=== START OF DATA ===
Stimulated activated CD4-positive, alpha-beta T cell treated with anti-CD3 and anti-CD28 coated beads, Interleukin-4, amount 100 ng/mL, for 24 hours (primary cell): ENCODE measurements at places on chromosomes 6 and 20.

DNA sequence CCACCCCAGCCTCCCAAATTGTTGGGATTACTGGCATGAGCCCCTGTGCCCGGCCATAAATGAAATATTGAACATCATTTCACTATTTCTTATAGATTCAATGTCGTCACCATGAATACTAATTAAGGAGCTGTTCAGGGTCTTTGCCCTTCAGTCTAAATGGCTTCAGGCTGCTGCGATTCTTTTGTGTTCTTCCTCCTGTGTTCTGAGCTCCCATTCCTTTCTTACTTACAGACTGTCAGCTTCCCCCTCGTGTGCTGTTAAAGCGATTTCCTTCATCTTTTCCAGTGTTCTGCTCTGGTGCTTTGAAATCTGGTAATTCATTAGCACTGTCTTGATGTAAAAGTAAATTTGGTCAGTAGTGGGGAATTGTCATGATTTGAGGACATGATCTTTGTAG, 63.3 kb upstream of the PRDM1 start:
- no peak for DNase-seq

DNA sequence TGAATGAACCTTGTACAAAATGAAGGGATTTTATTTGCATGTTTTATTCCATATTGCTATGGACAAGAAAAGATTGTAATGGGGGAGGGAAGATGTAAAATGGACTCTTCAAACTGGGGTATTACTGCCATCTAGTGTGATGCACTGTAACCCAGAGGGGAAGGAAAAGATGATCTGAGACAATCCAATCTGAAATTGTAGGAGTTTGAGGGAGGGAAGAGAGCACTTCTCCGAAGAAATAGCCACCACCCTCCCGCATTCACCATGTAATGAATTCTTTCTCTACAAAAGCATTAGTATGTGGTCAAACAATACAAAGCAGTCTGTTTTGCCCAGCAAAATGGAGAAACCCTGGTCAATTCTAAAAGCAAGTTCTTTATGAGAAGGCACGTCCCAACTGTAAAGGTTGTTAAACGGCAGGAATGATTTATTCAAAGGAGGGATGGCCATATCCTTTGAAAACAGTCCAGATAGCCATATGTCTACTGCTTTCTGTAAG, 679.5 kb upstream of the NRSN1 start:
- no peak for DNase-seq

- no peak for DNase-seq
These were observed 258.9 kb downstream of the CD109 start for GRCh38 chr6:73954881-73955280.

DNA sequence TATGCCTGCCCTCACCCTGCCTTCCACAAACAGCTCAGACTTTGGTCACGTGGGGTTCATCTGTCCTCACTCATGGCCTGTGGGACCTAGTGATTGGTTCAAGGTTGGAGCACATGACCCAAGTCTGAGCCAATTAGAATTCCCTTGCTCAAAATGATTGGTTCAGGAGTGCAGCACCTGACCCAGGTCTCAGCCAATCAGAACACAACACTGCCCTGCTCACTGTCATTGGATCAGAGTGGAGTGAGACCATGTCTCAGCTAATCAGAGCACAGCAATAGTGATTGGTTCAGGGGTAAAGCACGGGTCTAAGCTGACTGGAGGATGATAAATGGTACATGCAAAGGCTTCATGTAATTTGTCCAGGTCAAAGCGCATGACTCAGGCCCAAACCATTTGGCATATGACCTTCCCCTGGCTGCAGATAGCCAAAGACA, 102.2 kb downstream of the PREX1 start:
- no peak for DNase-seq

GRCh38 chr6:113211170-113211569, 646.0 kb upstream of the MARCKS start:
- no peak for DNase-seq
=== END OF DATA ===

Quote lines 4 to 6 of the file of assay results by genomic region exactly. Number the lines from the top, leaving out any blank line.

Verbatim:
DNA sequence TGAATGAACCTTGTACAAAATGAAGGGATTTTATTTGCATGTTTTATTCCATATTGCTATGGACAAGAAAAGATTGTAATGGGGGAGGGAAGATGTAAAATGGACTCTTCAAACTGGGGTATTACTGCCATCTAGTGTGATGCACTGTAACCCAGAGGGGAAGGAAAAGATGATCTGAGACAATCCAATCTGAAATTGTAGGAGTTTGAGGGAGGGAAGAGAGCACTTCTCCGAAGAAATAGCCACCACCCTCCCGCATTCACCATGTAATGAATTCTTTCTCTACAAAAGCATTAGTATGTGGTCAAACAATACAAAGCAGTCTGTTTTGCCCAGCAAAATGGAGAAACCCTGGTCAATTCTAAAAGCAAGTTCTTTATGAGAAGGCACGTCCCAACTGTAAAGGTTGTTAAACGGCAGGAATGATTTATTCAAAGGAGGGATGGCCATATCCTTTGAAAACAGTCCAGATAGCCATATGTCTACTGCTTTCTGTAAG, 679.5 kb upstream of the NRSN1 start:
- no peak for DNase-seq

- no peak for DNase-seq